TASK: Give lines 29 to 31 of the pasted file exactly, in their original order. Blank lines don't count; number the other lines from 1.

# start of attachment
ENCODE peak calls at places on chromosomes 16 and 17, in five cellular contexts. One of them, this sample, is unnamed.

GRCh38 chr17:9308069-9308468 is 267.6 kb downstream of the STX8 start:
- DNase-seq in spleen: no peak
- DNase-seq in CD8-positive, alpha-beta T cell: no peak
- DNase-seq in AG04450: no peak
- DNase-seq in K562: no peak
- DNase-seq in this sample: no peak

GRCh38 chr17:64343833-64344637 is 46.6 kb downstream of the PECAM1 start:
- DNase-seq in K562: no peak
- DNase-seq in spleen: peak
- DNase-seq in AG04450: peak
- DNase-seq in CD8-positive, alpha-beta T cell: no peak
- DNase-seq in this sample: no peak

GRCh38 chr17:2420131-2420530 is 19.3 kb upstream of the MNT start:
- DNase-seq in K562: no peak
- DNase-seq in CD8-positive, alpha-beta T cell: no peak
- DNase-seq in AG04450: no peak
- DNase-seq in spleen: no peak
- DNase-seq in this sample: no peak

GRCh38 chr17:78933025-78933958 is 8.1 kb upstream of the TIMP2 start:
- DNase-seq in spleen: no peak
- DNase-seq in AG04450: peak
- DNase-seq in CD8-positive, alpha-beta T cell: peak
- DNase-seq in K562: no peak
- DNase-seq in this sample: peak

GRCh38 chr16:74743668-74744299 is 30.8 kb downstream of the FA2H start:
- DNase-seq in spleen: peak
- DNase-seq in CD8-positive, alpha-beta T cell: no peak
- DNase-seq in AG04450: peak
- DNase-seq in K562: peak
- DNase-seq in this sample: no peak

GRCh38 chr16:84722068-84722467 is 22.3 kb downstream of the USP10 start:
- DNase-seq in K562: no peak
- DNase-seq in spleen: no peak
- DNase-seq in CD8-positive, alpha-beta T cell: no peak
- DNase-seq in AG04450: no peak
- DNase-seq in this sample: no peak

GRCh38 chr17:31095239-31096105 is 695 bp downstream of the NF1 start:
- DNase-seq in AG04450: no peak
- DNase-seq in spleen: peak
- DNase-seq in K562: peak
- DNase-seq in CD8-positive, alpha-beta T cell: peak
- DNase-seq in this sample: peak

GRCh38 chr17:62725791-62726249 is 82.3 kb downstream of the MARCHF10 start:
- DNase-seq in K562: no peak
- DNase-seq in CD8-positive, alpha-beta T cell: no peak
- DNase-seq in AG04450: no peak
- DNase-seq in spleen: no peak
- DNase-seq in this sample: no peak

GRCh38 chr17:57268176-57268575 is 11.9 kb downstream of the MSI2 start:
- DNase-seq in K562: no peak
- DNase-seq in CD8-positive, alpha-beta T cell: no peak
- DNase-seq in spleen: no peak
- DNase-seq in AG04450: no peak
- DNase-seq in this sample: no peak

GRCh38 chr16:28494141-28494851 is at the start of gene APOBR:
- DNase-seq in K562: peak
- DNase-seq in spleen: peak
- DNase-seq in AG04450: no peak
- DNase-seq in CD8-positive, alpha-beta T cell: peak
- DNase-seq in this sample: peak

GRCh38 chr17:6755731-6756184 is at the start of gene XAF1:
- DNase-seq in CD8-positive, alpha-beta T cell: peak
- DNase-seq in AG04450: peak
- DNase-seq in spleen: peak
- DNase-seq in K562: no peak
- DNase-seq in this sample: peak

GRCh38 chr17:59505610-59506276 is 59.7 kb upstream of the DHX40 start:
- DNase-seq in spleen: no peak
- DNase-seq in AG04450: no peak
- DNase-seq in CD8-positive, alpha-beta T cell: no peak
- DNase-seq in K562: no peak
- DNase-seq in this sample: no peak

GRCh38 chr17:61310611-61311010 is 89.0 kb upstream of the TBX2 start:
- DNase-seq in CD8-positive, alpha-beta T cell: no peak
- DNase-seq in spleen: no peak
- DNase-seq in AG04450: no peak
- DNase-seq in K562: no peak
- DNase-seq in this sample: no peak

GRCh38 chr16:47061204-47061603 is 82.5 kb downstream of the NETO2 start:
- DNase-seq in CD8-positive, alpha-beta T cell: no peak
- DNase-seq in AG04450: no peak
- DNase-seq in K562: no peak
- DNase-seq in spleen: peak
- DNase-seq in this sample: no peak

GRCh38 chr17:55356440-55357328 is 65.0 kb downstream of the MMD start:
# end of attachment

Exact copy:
- DNase-seq in AG04450: peak
- DNase-seq in K562: peak
- DNase-seq in this sample: no peak